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The Angel of Art Sees The Future Even When She Flies Backwards: Enabling Deep Relational Encounter Through Participatory Practice-based Research.


This research addresses the current lack of opportunity within interdisciplinary arts practices for deep one-to-one relational encounters between creative practitioners operating in applied arts, performance, and workshop contexts with participant-subjects. This artistic problem is situated within the wider culture of pervasive social media, which continues to shape our interactions into forms that are characteristically faster, shorter, and more fragmented than ever before. Such dispersal of our attention is also accelerating our inability to deeply focus or relate for any real length of time. These modes of engaging within our technologically permeated, cosmopolitan and global society is escalating relational problems. Coupled with a constant bombardment of unrealistic visual images, mental health difficulties are also consequently rising, cultivating further issues such as identity ‘splitting’, (Lopez-Fernandez, 2019). In the context of the arts, this thesis proposes that such relational lack cannot be solved by one singular art form, one media modality, one existing engagement approach, or within a short participatory timeframe.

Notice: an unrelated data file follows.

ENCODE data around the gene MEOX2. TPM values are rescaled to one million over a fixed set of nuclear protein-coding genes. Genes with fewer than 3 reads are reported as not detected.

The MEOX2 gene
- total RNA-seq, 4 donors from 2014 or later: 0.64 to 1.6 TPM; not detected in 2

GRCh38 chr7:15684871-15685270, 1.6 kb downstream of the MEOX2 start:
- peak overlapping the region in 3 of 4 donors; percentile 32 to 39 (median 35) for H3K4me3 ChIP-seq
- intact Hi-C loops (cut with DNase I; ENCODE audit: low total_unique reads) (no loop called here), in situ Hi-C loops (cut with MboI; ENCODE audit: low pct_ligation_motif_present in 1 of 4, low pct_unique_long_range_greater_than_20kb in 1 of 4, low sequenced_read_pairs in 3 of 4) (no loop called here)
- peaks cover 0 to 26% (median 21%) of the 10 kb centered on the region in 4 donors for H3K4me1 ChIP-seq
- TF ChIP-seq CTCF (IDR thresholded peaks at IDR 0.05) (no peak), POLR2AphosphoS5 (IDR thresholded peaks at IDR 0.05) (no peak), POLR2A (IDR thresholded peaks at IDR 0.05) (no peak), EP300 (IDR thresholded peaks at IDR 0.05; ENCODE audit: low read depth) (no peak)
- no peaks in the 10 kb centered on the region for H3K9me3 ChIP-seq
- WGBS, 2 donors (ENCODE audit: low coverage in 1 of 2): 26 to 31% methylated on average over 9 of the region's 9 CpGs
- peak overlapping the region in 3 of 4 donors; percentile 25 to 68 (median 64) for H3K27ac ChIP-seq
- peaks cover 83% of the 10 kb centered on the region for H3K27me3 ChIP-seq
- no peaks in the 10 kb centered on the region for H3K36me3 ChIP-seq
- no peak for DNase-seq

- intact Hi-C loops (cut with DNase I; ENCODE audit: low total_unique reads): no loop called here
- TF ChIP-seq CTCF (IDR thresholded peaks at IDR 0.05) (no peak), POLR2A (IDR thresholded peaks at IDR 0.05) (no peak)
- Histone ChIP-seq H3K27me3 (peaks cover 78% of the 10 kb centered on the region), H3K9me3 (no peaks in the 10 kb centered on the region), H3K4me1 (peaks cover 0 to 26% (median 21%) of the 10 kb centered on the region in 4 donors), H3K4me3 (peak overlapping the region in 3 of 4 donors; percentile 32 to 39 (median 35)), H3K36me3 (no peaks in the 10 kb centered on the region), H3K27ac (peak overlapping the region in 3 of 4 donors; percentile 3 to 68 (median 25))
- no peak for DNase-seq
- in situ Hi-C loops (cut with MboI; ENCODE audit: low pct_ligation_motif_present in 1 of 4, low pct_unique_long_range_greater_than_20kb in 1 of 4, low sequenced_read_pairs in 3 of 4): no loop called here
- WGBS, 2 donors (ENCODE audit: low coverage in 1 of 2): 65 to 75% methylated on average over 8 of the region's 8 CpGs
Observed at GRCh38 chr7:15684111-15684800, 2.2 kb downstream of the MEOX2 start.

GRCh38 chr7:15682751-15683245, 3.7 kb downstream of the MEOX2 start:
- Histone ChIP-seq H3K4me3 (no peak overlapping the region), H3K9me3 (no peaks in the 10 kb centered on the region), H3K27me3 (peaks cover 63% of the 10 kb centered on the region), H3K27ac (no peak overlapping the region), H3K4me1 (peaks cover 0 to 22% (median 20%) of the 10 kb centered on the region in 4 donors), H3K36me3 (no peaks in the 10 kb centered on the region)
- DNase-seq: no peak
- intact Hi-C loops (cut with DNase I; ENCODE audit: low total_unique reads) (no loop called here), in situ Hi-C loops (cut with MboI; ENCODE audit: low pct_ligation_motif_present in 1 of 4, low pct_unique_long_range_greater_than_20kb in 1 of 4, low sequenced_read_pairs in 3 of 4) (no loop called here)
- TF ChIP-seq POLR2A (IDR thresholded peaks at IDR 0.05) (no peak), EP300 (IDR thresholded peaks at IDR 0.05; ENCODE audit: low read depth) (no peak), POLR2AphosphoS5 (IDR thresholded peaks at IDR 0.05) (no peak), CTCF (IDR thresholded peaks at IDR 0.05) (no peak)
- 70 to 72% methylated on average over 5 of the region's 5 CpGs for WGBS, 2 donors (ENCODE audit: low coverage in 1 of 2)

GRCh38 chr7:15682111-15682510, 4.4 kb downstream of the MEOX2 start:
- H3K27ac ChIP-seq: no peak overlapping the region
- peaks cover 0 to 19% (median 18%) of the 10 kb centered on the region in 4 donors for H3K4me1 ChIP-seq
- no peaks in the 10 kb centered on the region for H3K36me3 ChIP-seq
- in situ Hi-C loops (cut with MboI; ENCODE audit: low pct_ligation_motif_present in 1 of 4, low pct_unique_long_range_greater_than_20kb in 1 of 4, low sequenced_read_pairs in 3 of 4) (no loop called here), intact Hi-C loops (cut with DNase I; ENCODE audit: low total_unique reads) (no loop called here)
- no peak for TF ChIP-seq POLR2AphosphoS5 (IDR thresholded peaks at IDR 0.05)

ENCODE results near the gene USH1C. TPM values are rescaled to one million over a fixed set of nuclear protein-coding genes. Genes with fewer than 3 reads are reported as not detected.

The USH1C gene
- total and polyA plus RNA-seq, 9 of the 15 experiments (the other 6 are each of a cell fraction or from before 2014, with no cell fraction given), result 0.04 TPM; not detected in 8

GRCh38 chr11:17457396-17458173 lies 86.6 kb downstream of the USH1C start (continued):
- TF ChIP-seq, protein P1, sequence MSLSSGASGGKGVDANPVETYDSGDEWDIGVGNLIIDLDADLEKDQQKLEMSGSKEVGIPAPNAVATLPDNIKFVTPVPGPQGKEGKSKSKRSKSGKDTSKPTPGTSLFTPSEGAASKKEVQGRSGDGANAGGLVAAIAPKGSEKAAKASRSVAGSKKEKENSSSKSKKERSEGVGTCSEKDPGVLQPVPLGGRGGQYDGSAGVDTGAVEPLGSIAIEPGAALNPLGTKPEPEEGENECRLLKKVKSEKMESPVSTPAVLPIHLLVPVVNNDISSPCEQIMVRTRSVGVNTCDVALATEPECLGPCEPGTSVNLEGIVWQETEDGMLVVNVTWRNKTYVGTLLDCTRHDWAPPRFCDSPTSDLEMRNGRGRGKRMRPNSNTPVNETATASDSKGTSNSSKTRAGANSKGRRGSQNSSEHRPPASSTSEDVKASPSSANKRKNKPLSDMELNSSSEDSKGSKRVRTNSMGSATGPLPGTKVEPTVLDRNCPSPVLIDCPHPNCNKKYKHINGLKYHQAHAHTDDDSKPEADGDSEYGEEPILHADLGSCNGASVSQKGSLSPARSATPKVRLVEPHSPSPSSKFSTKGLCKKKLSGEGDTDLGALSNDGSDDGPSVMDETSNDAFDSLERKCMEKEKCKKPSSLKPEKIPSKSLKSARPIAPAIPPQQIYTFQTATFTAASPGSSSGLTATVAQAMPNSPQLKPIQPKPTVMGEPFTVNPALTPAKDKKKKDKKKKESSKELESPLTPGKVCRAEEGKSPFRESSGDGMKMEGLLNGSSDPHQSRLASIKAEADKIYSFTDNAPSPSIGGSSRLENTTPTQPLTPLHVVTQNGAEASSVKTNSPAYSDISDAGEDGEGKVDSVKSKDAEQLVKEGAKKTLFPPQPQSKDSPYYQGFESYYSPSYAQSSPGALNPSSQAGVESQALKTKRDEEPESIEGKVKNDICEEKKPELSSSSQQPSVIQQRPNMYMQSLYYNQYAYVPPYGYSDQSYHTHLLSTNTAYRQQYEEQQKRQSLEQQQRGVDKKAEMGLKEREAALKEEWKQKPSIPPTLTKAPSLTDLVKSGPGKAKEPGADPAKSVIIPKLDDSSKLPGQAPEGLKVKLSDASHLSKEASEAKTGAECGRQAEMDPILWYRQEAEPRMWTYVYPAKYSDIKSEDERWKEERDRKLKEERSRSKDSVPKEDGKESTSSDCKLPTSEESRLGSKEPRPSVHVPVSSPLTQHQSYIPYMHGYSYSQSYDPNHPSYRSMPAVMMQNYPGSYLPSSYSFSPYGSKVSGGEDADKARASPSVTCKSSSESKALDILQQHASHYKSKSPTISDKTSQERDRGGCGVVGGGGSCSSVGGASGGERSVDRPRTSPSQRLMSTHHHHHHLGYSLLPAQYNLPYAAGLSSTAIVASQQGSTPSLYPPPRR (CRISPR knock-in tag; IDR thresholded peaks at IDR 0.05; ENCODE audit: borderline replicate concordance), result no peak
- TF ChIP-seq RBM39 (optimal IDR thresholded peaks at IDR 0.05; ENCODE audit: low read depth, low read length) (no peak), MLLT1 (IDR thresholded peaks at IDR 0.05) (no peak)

Key to the originality of my thesis is the deliberate embodiment of a maternal experience. Feminist Lise Haller-Ross’ proposes that there is a ‘mother shaped hole in the art world’ and that, ‘as with the essence of the doughnut – we don’t need another hole for the doughnut, we need a whole new recipe’ (conference address, 2015). Indeed, her assertion encapsulates a need for different types of artistic and relational ingredients to be found. I propose these can be discovered within particular forms of maternal love; nurture; caring, and through conceptual relational states of courtship; intercourse; gestation, and birth. Furthermore, my maternal emphasis builds on: feminist, artist, and psychotherapist Bracha Ettinger’s (2006; 2015) notions of maternal, cohabitation and carrying; architect and phenomenologist Juhani Pallasmaa’s (2012) views on sensing and feeling; child psychoanalyst Donald Winnicott’s (1971) thoughts on transitional phenomena and perceptions of holding. Such psychotherapeutic and phenomenological theories are imbricated in-action within my multimodal arts processes. Additionally, by deliberately not privileging the ocular, I engage all my project participants senses and distil their multimodal data through an extended form of somatic and artistic Interpretive Phenomenological Analysis (IPA), (Smith, Flowers, and Larkin, 2009). IPA usefully focuses on the importance of the thematic and idiographic in terms of new knowledge generation, with an analytical focus on lived experience. Indeed, whilst the specifics of the participants in my minor and major projects are unique, my research activates and makes valid, findings that are collectively beneficial to the disciplines of applied and interdisciplinary arts; the field of practice-based research, and beyond.